Parents know to watch their children when they’re in the water, but there are life-threatening signs to look for after they’ve taken them out as well.
“A child could die 24 hours later after they have been in the water,” said Barbara Byers of Canada’s Lifesaving Society.
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“The ones you have to keep an eye on,” she added, are kids who go under, inhaling and coughing up water in the process.
“This can happen in a bathtub as well if the child goes face down in the water.”
That water can irritate the lungs, which may cause more fluid build-up. If too much liquid accumulates, the lungs may run out of room for air.
It used to be called dry or secondary drowning, and some people still call it that. But since 2005, the World Health Organization just calls it drowning which it says can either be fatal or non-fatal.
In one well-documented case in 2008, a 10-year-old South Carolina boy died in his home a couple hours after a trip to the pool, where it’s believed he got water into his lungs.
He soiled himself, was taken home and given a bath, and told his mom he was really tired. So she let him take a nap. When she went to check on him, he had died in his sleep.
“I’ve never known a child could walk around, talk, speak and their lungs be filled with water,” the boy’s mother, Cassandra Jackson, told NBC News then.
“It’s a very rare occurrence,” Byers admits. “In 95 per cent of cases they’re fine.”
She believes children under 10, but primarily those under five, are most at-risk.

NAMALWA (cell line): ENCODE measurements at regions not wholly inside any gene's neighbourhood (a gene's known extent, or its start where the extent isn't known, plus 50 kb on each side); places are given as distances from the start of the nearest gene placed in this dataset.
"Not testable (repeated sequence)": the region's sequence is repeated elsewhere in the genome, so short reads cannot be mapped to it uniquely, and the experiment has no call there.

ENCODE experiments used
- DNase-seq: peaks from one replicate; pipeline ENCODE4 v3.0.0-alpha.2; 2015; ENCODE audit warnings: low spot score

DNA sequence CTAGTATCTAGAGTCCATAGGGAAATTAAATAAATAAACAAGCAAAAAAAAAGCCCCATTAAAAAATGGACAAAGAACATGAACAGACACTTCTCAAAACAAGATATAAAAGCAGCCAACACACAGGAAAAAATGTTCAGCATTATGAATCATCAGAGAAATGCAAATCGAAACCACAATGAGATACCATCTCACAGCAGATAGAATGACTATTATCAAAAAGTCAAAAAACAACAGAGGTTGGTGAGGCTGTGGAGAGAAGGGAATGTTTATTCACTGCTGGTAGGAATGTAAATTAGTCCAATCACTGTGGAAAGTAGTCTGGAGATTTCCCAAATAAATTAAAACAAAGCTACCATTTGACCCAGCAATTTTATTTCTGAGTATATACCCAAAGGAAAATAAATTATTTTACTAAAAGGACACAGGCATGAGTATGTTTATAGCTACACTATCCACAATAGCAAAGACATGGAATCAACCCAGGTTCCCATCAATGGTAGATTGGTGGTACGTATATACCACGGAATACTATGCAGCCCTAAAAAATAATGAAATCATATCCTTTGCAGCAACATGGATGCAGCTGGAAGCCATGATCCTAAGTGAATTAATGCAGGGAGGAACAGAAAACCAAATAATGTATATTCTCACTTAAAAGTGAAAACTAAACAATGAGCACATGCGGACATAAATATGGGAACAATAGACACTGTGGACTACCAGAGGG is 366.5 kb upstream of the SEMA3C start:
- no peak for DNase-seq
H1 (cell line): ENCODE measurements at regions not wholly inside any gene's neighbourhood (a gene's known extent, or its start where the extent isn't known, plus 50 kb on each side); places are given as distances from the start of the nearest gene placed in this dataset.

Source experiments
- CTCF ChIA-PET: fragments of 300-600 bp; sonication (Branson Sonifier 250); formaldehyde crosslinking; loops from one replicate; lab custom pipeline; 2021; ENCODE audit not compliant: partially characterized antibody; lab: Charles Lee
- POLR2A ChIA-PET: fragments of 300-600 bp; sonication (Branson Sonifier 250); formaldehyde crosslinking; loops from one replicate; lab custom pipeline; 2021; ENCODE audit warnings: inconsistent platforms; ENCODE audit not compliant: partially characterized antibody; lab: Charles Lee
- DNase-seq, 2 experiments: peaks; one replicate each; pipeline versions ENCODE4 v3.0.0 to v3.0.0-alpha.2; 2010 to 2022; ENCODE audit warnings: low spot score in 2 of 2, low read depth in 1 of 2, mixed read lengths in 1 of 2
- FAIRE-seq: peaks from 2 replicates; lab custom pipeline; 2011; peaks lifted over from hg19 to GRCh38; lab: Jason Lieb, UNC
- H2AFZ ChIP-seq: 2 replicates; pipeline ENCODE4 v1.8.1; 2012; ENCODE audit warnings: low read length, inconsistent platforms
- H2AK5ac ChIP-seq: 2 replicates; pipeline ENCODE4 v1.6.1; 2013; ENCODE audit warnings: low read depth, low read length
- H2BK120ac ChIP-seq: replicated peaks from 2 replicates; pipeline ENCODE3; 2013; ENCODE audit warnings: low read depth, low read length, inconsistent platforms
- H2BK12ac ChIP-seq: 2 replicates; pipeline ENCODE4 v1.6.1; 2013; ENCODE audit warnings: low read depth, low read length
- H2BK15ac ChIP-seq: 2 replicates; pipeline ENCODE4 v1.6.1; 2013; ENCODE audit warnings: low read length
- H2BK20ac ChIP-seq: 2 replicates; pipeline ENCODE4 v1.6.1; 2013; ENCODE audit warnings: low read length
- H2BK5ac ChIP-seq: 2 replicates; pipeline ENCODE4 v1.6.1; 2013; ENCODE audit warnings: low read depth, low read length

Parents need to watch out for the following signs:
Difficulty breathingExtreme (and unusual) tirednessAbnormal behaviourPersistent coughingChest discomfort
What parents should do
Prevention is paramount.
You should never leave children unattended in the water.
“Don’t assume because a child can swim they need less supervision. Things can happen,” said Shelley Dalke, director of Swimming and Water Safety for the Canadian Red Cross.
In a pool, something can startle them, sending them into panic mode and affecting their swimming ability.
In open water, “waves and currents can change a perfectly wonderful experience into a terrorizing experience in a matter of seconds,” Dalke added.
“Keep young children within arm’s reach,” Byers urges parents. “Watch them all the time and don’t be distracted.”
“Drowning is silent. When fluid gets in the respiratory area, they can’t scream, they can’t shout.”
Don’t be afraid to get medical help.
If they exhibit any of the symptoms above or you’re just concerned, take them to a doctor.
“Emergency rooms never blame parents for bringing children in in a situation like this,” Byers said.
A doctor will listen for water in the lungs, order a chest X-Ray and may need to insert a breathing tube as they get the water out.
You can find more information on drowning deaths in Canada here.